It’s appropriate that in Rachel Hauck’s set for “The Beebo Brinker Chronicles,” the same platform serves as a bed and a hard wooden floor. Adapted from Ann Bannon’s popular pulp novels from the 1950s and 1960s, the play charts the love affairs of a group of lesbians in McCarthy-era Greenwich Village, where being gay often meant hiding in dark bars and hoping the police didn’t come. It’s no surprise, then, that the plot flits between tender romance and harsh scenes of violence and self-loathing. These women’s acts of passion are also the source of their pain.
Whittling three of Bannon’s six books to a brisk 90 minutes, playwrights Kate Moira Ryan and Linda S. Chapman tell a period story with only a hint of contemporary commentary. When naive college grad Laura (Marin Ireland) arrives in New York, trying to forget her old flame Beth (Autumn Dornfeld) and start her new lesbian life, she speaks and acts like a polite ’50s gal. However, she also reads Camus’ “The Stranger,” an addition made by the playwrights to underscore the gay loneliness of the time.
Director Leigh Silverman makes occasional statements of her own, such as in a concluding image depicting two outcomes for gay relationships. One couple — which includes Laura’s “bachelor” friend Jack (David Greenspan) — mimics heterosexuality, while another is as gay as can be. Silverman places them on different levels, and lighting designer Nicole Pearce bathes them in separate light. We’re asked to consider two worlds and decide which is the better response to the culture of the day.
As potent as they are, however, these points are softly made, like things to be considered later. The primary focus is on soap opera-style tribulations, which the production plays sincerely. Denied a campy tone, we’re asked to lose ourselves in Laura’s love affair with Beebo (Anna Foss Wilson), the butchest of butches, and Beth’s desperate flight from her husband (Bill Dawes) as she tries to rekindle her old Sapphic flame.
There’s quite a bit of melodrama, but a couple of sterling perfs make it easy to stay engaged. Ireland, her face a vivid map of internal confusion, lets us see every impulse behind Laura’s actions. When she leans in to kiss her straight roommate Marcie (Carolyn Baeumler), her hands clench with panicky hope, and when she rebuffs Beth’s renewed advances, a small flick of her head defines the hardening of her heart.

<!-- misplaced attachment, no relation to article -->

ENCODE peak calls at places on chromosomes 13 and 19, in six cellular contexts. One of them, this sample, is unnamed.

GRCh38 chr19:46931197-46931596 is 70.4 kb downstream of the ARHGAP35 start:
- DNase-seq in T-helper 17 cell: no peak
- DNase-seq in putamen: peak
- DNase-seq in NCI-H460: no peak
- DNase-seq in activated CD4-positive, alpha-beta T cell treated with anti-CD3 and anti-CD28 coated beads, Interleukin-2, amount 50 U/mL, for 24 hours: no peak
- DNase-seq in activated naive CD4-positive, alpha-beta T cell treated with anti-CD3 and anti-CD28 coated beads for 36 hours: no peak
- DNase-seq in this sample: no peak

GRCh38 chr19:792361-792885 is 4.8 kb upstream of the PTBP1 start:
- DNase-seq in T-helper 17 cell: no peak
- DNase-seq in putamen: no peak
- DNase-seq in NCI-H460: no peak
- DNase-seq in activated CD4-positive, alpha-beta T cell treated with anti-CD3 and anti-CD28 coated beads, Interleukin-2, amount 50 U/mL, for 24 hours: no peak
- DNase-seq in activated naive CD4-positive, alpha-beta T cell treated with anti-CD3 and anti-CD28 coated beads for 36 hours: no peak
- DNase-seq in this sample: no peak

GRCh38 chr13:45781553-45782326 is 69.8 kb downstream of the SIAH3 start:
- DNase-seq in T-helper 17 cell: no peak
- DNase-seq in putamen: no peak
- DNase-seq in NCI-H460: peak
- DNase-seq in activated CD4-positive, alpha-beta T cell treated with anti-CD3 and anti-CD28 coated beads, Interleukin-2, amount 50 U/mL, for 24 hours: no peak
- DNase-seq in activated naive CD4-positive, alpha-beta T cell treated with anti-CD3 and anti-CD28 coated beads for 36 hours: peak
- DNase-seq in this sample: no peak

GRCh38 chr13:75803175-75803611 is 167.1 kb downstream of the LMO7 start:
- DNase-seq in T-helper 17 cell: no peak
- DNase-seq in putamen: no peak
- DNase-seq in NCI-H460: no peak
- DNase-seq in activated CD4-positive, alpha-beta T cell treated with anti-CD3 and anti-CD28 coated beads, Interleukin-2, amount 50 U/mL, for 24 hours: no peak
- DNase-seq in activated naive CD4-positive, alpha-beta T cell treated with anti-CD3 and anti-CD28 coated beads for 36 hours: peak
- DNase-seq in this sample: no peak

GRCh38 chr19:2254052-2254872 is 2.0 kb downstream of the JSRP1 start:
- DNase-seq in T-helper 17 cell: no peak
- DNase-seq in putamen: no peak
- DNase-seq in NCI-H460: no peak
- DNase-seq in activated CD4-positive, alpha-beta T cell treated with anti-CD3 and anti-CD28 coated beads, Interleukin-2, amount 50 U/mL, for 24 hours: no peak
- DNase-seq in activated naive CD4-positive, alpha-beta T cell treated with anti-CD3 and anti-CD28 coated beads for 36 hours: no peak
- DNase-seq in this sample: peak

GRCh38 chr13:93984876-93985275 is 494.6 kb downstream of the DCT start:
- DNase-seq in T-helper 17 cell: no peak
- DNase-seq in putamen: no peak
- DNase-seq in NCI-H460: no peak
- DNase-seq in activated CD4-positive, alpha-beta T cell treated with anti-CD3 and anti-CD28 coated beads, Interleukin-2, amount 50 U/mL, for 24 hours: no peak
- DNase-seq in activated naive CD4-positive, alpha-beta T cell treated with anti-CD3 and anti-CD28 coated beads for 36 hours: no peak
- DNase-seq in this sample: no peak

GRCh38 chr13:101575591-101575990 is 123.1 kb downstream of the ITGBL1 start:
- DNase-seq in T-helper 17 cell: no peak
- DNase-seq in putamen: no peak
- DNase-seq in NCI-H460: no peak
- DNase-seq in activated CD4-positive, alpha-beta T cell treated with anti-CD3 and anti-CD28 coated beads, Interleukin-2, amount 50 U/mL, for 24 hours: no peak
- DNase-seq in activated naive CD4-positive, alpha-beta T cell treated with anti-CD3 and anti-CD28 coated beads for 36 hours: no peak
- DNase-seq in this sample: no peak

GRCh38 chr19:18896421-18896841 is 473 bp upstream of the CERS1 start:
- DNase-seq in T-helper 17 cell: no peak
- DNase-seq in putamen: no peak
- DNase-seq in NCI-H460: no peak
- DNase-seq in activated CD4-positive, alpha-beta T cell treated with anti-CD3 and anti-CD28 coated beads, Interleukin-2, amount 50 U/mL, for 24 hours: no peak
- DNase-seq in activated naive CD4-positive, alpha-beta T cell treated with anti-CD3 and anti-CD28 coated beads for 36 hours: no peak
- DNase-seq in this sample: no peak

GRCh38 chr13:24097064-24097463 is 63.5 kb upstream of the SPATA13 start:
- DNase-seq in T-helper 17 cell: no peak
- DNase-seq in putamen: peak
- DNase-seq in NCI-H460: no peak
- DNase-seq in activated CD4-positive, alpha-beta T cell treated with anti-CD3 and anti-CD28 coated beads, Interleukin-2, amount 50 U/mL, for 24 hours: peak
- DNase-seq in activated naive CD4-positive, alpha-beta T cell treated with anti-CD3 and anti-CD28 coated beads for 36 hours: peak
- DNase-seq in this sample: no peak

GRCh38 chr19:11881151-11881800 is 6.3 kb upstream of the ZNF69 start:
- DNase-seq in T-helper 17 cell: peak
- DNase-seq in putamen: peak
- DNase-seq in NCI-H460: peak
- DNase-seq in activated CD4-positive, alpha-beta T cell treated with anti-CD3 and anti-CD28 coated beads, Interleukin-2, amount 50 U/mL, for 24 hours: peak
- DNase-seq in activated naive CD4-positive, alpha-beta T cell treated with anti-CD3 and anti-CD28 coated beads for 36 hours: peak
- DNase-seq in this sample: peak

Dornfeld’s work is equally sophisticated. Even when Beth tries to remain proper, her richly textured voice signals her hidden feeling, and when she finally finds Laura again, her collapse into longing is electric.
Wilson can never turn Beebo into more than stock gestures of masculinity, but that’s largely because her character is written as an archetype. She moves through Bannon’s books as a fantasy and a plot device, and she serves the same function here. In one scene, she might assault Laura after their relationship goes sour, and in the next, she’ll be a sensitive lover, depending on what other characters need to make them react.
Even more disorienting, Beebo’s actions are barely acknowledged. Not even Laura mentions getting hit, which makes it seem like important scenes have been skipped.
Additional confusion springs from Hauck’s set, which uses an upstage platform, a few doors and a ledge to create everything from bedrooms to barrooms. The few accoutrements become associated with certain spaces, so that the ledge, say, signifies a nightclub called the Cellar.
The first few locations are clear, but as new settings emerge, Silverman has nowhere to place them. One fight between Beebo and Laura essentially happens in space since every part of the stage has already been defined.
Ultimately, though, these problems don’t stop the production from being zippy, well-acted fun that delivers an interesting look at how gay life used to be.